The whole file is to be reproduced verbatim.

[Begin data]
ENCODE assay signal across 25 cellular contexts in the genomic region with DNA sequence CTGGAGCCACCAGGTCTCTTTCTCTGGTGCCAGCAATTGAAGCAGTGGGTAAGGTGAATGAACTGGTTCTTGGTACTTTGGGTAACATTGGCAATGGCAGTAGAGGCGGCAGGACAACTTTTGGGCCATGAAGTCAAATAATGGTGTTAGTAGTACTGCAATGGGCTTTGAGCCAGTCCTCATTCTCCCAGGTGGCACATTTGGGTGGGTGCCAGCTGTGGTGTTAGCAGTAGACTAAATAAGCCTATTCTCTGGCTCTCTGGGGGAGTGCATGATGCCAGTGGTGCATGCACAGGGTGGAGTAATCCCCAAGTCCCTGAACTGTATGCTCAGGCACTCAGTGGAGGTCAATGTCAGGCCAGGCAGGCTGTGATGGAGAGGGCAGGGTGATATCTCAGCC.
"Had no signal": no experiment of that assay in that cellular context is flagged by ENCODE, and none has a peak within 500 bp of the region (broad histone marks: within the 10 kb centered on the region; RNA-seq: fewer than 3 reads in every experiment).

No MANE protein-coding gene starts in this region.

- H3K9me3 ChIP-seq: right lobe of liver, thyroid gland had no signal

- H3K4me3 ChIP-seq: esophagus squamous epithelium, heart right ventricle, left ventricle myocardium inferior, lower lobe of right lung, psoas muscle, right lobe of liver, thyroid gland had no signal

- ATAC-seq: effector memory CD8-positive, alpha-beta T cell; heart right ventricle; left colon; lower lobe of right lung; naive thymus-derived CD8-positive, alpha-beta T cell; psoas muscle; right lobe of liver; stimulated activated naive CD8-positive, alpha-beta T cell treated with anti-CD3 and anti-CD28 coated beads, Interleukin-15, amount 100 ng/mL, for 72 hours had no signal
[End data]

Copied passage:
ENCODE assay signal across 25 cellular contexts in the genomic region with DNA sequence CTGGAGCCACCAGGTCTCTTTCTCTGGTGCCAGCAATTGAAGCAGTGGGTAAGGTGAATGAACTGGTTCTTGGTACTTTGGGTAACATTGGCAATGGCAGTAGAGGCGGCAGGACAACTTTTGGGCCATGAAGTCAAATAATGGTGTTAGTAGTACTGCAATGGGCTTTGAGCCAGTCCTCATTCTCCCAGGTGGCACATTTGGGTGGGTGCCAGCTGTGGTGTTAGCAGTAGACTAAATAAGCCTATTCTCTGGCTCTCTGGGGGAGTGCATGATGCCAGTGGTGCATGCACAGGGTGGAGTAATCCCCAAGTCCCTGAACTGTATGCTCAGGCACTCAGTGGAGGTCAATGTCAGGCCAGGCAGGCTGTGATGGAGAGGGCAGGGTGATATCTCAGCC.
"Had no signal": no experiment of that assay in that cellular context is flagged by ENCODE, and none has a peak within 500 bp of the region (broad histone marks: within the 10 kb centered on the region; RNA-seq: fewer than 3 reads in every experiment).

No MANE protein-coding gene starts in this region.

- H3K9me3 ChIP-seq: right lobe of liver, thyroid gland had no signal

- H3K4me3 ChIP-seq: esophagus squamous epithelium, heart right ventricle, left ventricle myocardium inferior, lower lobe of right lung, psoas muscle, right lobe of liver, thyroid gland had no signal

- ATAC-seq: effector memory CD8-positive, alpha-beta T cell; heart right ventricle; left colon; lower lobe of right lung; naive thymus-derived CD8-positive, alpha-beta T cell; psoas muscle; right lobe of liver; stimulated activated naive CD8-positive, alpha-beta T cell treated with anti-CD3 and anti-CD28 coated beads, Interleukin-15, amount 100 ng/mL, for 72 hours had no signal